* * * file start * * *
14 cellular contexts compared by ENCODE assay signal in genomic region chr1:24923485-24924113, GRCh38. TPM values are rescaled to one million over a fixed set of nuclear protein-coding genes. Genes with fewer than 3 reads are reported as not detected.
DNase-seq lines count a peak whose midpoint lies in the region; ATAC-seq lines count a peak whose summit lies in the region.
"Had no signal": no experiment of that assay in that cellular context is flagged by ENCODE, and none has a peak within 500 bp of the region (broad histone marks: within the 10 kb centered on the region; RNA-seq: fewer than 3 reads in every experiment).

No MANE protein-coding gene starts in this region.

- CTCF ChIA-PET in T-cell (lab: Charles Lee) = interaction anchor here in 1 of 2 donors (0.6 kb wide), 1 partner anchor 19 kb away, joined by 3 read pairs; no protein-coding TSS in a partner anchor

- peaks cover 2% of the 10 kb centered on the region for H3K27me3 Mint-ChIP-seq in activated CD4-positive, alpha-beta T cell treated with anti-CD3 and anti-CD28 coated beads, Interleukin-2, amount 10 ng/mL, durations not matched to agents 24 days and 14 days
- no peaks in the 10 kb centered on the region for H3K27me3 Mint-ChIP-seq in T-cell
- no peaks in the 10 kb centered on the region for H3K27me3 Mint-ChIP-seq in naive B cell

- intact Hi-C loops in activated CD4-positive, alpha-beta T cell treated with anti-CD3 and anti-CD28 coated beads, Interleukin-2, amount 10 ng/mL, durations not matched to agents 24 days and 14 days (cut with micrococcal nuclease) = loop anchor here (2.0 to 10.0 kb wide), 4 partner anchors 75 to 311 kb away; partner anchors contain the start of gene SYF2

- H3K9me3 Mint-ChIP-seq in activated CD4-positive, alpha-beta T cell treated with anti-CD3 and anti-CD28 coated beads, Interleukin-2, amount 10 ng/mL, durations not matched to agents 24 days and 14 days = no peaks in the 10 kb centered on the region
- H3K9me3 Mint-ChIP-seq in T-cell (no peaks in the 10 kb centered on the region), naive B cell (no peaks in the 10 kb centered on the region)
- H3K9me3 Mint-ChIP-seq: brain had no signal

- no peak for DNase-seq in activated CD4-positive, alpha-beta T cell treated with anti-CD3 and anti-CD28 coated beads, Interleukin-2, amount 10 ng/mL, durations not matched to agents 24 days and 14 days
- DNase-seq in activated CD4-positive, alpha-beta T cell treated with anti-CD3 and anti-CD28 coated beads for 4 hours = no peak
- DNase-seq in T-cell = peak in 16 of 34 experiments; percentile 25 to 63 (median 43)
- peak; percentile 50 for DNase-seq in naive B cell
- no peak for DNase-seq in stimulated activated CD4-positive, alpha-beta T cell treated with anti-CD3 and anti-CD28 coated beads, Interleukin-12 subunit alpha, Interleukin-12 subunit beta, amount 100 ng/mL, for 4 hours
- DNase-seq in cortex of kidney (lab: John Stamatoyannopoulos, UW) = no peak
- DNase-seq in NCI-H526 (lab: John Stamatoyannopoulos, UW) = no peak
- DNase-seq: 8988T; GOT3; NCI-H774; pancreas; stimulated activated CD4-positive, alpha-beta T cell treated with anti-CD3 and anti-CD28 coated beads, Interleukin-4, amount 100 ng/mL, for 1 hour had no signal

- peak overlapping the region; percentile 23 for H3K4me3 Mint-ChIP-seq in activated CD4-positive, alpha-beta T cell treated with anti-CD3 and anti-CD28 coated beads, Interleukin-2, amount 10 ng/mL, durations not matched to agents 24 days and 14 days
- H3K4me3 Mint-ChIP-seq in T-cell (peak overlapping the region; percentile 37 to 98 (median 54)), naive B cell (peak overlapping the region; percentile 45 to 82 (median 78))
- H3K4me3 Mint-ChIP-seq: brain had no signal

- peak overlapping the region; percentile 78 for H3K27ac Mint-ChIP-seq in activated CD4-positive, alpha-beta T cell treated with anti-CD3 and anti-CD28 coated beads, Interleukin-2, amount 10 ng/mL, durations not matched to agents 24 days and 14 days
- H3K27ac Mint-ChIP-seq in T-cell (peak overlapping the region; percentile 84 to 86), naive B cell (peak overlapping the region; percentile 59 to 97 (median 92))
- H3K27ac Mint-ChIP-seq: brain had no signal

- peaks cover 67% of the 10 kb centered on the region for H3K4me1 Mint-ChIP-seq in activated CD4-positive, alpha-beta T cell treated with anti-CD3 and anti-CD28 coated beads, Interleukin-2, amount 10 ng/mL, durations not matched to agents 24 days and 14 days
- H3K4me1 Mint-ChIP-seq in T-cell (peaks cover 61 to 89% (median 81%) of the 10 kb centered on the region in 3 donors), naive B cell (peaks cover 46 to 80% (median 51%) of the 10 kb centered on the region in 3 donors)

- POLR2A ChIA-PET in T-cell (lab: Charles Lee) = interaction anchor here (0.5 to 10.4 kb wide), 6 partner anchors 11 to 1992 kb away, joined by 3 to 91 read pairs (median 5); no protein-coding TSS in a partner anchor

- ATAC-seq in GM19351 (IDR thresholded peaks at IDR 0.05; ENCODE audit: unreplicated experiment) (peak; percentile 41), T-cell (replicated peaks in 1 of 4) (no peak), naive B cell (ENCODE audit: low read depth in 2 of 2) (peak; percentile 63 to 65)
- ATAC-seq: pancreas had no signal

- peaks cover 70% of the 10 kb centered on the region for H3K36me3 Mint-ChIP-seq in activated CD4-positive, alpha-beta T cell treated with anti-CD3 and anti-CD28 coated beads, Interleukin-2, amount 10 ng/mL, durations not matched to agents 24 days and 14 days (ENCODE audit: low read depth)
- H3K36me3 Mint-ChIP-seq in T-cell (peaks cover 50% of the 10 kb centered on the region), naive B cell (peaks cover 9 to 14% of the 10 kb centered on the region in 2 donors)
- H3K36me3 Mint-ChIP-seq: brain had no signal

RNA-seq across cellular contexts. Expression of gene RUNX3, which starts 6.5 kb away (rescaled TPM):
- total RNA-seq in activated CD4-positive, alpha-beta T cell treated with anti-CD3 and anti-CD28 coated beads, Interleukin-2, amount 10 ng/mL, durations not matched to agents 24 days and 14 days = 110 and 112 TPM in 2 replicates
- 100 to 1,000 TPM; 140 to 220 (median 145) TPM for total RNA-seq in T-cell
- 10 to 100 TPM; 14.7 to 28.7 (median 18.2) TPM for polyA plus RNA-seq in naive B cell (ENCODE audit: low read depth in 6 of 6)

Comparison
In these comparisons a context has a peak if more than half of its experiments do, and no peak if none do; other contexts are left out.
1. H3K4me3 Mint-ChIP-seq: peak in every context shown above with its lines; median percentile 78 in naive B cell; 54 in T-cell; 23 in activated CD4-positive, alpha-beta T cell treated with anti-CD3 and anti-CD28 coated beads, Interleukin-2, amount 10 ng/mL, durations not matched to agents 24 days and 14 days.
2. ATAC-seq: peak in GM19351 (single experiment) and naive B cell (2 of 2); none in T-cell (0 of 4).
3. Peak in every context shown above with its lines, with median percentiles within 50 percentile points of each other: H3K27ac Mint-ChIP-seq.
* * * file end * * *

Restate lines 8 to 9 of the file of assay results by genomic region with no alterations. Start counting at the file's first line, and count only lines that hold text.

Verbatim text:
- no peaks in the 10 kb centered on the region for H3K27me3 Mint-ChIP-seq in naive B cell

- intact Hi-C loops in activated CD4-positive, alpha-beta T cell treated with anti-CD3 and anti-CD28 coated beads, Interleukin-2, amount 10 ng/mL, durations not matched to agents 24 days and 14 days (cut with micrococcal nuclease) = loop anchor here (2.0 to 10.0 kb wide), 4 partner anchors 75 to 311 kb away; partner anchors contain the start of gene SYF2